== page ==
Sometimes, it feels like the church throws her hands in the air, unsure what to do about singles. I don’t think it’s intentional. It’s just easier on everyone if single men and women fall through the cracks. There are less interruptions to the family routine, less “intentionality,” easy discipleship, and so on. After all, our small groups can meet our singles’ needs for companionship, accountability, and love, right? Isn’t a single’s need to be known met in those settings?
I'm not convinced it is. No matter how honest our small groups get, they often miss the deeper sense of intimacy that exists within marriage and the family. Though the church cannot alleviate it entirely, I think the best response is intentional friendship with the singles in your small group. Have them over to your home for meals, allow them to be "part of the family," and so on. These kinds of solutions have helped me, at least.
Still, the constant feeling of being removed from others can be disheartening. Harmful, even. I’m not neglecting all of the good things about being single, like the free time, the flexibility, or the fact that I can down an entire bag of chips and a bowl of queso without anyone knowing. Singleness has a place, and the freedom it offers demands responsibility. Singles should serve God faithfully in their singleness.
But as our churches recover what it means to be wholly pro-life (meaning pro-marriage, pro-family, pro-adoption, etc.), I sometimes get the sense marriage could offer me more—the thought that marriage begins an infinite influx of more companionship, more satisfaction, and more accountability.
Frequently, I think marriage could offer me more gospel.
Maybe that’s an indication of my short-sightedness (or my youth). But don’t count me out. It’s easy to buy in to the thought that being married would somehow fix all my problems or that I’m not complete until I find a wife.
It’s a misguided notion, but I don’t think that it’s entirely misguided. Scripture portrays marriage as a picture of Christ’s gospel message (Eph. 5:31-32), teaches that sexual intimacy is a profound, God-glorifying display of a healthy marriage (1 Cor. 7:3-5), and calls children valuable rewards from God (Ps. 127:3-5). The family is foundational for society—for humanness. We were hard-wired to be with (Gen. 2:18). The problem is that I often act as if marriage was designed to complete the gospel in my life.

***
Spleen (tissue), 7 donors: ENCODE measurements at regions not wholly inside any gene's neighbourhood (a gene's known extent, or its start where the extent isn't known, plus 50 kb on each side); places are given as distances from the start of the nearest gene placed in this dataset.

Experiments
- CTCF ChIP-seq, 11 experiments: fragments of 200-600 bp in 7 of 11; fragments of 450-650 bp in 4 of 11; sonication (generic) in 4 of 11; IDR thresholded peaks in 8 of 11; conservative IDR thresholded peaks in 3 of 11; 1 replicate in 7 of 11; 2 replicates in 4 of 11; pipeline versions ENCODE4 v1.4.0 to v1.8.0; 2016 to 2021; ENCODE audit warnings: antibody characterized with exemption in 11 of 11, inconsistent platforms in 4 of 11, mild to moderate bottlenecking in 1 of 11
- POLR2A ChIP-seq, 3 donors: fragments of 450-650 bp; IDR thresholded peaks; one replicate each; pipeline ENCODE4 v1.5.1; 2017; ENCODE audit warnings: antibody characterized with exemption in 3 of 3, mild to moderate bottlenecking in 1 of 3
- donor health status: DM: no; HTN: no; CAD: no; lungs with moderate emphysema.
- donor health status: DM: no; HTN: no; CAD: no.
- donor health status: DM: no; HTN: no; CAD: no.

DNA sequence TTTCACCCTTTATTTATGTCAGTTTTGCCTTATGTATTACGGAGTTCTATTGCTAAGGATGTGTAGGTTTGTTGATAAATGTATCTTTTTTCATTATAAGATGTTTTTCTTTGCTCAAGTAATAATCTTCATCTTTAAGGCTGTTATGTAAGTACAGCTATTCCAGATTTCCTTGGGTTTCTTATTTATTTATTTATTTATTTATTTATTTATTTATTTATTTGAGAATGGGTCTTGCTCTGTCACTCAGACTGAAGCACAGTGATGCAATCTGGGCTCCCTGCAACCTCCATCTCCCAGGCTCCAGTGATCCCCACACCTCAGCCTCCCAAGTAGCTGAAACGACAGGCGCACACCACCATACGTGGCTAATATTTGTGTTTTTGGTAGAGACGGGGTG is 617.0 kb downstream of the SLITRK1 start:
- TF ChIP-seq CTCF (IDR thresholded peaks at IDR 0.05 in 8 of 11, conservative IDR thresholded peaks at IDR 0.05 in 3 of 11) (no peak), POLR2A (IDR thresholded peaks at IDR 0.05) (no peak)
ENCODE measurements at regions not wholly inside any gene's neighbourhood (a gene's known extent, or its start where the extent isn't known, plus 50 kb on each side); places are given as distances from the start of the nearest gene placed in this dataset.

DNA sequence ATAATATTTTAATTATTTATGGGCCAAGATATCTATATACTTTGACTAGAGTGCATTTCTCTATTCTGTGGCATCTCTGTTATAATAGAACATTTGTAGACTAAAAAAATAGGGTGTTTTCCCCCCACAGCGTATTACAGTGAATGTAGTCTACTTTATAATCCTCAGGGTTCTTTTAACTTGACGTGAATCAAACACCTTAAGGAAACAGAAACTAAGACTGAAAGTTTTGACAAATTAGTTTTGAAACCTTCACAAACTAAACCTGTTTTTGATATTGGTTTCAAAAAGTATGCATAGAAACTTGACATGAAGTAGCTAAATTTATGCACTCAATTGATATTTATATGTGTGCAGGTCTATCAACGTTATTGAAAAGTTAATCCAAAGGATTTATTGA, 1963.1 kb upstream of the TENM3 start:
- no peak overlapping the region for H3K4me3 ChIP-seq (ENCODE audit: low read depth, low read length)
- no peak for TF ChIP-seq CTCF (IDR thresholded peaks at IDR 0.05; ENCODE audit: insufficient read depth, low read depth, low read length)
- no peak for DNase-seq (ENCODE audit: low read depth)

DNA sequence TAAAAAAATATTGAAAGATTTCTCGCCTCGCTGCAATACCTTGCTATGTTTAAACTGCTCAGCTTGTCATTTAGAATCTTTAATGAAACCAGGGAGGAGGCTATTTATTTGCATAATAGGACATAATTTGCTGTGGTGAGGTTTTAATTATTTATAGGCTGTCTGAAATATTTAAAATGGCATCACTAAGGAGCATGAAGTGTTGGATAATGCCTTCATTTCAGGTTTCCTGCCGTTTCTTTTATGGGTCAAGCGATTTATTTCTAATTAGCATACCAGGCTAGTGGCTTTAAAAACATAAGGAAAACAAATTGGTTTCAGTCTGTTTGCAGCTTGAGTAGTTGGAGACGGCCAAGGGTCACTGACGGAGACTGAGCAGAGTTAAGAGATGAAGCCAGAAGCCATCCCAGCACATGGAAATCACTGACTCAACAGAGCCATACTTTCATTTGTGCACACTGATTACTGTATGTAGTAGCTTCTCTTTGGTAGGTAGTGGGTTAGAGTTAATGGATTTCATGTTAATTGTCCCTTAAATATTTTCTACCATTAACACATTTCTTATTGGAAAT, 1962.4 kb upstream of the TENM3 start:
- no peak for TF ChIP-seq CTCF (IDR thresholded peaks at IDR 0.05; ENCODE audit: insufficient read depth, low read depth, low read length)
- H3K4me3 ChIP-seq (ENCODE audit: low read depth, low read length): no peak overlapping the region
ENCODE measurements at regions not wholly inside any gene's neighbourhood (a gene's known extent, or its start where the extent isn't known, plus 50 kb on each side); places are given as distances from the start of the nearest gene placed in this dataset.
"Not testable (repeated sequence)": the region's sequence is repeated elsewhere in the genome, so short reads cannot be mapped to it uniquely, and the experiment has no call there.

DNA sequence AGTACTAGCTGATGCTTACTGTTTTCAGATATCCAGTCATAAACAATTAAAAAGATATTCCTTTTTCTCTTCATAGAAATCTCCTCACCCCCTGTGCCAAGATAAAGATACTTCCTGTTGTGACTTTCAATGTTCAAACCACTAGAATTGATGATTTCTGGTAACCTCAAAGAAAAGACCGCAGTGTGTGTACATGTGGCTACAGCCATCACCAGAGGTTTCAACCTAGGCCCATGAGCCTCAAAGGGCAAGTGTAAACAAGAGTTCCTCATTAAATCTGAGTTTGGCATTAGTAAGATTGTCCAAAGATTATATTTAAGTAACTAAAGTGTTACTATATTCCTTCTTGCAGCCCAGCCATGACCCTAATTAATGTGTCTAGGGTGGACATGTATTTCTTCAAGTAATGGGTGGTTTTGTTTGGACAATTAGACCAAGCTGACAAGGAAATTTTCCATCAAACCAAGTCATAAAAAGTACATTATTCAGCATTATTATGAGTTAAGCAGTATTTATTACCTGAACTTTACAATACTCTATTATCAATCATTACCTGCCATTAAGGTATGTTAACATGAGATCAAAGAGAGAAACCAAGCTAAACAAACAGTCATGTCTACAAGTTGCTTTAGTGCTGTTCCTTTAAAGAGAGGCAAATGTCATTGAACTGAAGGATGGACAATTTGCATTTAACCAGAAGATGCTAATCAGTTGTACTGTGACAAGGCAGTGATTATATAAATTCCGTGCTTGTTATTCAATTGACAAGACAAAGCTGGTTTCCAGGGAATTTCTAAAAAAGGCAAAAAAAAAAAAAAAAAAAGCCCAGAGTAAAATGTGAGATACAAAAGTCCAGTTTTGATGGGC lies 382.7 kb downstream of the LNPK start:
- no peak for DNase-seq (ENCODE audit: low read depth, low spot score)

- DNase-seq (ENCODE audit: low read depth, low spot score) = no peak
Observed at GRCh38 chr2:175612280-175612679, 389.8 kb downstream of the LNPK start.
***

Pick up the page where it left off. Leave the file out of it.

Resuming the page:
The gospel is not founded on the marriage covenant. In other words, marriage is not the means to a better or truer gospel. Our gospel is unchanging, enclosed in three words: “It is finished.” Instead, singles need to be reminded that marriage finds its roots in the gospel. This means the gospel is our means to a better and truer marriage, not the other way around.
Reflect on the words of the angel in Revelation 19:9: “Blessed are those who are invited to the marriage supper of the Lamb.”
God shows no partiality: both the single and married in this world have reservations at the marriage supper in heaven. And we aren’t merely attending this ceremony; we are participants in it. The Church is Christ’s bride, and she is faithfully received.
For the single believer, finding one’s place in the eternal marriage between Christ and his Church drives out feelings of marginalization or complacency. Puritan preacher John Flavel writes:
A king from heaven makes suit for your love; if he espouse your soul now he will fetch it home to himself at death in his chariot of salvation; and great shall be your joy, when the marriage of the Lamb is come. Look often upon Christ in this glass; he is fairer than the children of men. View him believingly, and you cannot but like and love him.
When we gaze on Jesus believingly, we cannot help but like and love him. He is the one through whom all things were created, and he is the end for which all things were created. He makes suit for your love. Single brothers and sisters, you are part of a wedding bigger than the ones of this life—the gospel. Your processional has spanned eternity past, and your vows will be celebrated for all of eternity to come. The Father officiates the marriage ceremony that surpasses all others: the marriage that offers more.
To the singles reading this, take heart. You are part of a grander marriage than those of this earth. Your impulse toward marriage is good and right because it's the direction your heart is inclined in eternity. To those married, do not be too busy for or neglectful toward the singles in your church. Their desires for companionship are often deep, and you can help with their longing.
And no matter if you're married or single, remember that our earthly marriages do not comprise the gospel message, but rather are a reminder of it.
Cody Glen Barnhart
Cody Glen Barnhart (@codygbarnhart) lives in Kansas City, Missouri, and is a student at Midwestern Baptist Theological Seminary. He currently serves as Content Manager at Am I Called and has written for sites such as Canon & Culture, For the Church, and Gospel Centered Discipleship.